Over the past couple of months, Kevin Sumlin has been mentioned as USC’s top target as a permanent replacement for Lane Kiffin. The NFL was also expected to come calling on the Texas A&M coach.
Apparently, though, you can cross one huge name off this year’s version of the coaching carousel.
Just a couple of hours before the kick-off of its regular-season finale, A&M announced that it has reached an agreement in principle on a new six-year contract with Sumlin. While the terms of the new agreement were not released and are pending approval by The Texas A&M University System Board of Regents, it’s expected Sumlin will receive a significant bump in pay from the $3.1 million he earned in 2013.
“Coach Sumlin has demonstrated why he is considered among the nation’s elite football coaches. His coaching and recruiting abilities are only secondary to his integrity, class and passion for his student-athletes and this University,” A&M athletic director Eric Hyman said in a statement. “Texas A&M is making a sincere commitment to Kevin. We are fortunate that he is committed to remain an Aggie for a long time to come, and we are excited about what the future has in store.”
In nearly two full seasons in College Station, Sumlin has guided the Aggies to a 19-5 overall mark and a 10-5 record in SEC play. Of the five conference losses since leaving the Big 12, four have come by a touchdown or less.
“I am humbled and very appreciative of the commitment that Texas A&M has extended not only to me and my family, but to our football program overall,” Sumlin said. “We have only just begun to lay the foundation for sustained, long-term success here at Texas A&M, and we will work hard every day to make this great institution and the 12th Man proud.”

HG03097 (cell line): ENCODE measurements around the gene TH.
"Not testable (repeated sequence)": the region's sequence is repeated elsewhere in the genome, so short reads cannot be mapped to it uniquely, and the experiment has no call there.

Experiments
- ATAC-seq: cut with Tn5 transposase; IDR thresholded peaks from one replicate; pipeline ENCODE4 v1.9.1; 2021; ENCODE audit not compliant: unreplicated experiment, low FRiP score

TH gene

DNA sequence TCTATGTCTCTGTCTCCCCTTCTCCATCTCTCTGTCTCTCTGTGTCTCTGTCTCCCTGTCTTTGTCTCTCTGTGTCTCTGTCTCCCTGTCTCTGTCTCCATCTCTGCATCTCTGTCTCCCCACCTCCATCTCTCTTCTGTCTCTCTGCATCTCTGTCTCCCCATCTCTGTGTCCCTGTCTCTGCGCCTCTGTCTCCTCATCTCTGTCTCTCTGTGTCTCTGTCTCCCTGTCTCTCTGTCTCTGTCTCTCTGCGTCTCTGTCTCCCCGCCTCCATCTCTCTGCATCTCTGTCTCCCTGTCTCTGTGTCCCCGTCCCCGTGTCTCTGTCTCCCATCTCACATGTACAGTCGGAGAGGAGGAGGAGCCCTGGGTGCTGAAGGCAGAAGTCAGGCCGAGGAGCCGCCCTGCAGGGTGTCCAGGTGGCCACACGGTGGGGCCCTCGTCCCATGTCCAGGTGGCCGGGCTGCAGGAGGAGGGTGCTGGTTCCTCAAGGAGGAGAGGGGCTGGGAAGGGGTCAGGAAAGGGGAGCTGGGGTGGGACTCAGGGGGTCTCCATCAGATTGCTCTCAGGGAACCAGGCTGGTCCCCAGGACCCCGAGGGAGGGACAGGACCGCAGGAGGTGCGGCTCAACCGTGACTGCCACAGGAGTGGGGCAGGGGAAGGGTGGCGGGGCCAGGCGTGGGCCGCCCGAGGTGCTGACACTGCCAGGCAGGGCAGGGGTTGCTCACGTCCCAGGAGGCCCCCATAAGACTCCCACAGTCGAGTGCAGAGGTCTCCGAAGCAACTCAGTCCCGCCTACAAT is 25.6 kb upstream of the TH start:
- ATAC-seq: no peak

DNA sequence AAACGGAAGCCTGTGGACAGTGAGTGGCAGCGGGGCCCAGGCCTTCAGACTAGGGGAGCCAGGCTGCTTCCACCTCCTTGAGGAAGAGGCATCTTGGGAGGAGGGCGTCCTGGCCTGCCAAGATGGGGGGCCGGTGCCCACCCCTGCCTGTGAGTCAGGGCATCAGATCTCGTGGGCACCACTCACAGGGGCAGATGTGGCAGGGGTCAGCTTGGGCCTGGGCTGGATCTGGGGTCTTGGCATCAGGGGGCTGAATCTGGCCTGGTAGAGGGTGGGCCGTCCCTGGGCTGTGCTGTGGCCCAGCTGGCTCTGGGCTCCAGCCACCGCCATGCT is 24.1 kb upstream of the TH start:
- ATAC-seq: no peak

Well, that settles that.
While J.T. Barrett is the unquestioned starter at quarterback for Ohio State, Joe Burrow (pictured, right) and Dwayne Haskins (pictured, left) have been engaged in a competition for the backup job that began in the spring and continued on into summer camp. At least for now, the competition is closed as OSU announced Wednesday morning that Burrows underwent surgery Tuesday to repair a broken bone in his right (throwing) hand. The sophomore suffered the injury during a Monday practice.
While officially out indefinitely, it’s expected Burrows will miss at least a month of the season.
As Barrett’s primary backup last season, Burrows completed 22 of his 28 pass attempts for 226 yards and a pair of touchdowns. A redshirt freshman, Haskins, a four-star 2016 recruit, has yet to attempt a pass at the collegiate level.
With Burrows out for the foreseeable future, true freshman Tate Martell has been elevated in the signal-calling pecking order as well. A four-star 2017 recruit, Martell was rated as the No. 2 dual-threat quarterback in the country for this past year’s class.
After being indefinitely suspended by LSU for unspecified violations team rules and granted a release, Maea Teuhema had been linked to, among others, Oklahoma, Oklahoma State, UCLA and USC. In the end, the offensive lineman decided a lower rung on the college football ladder was, at least for now, the better option.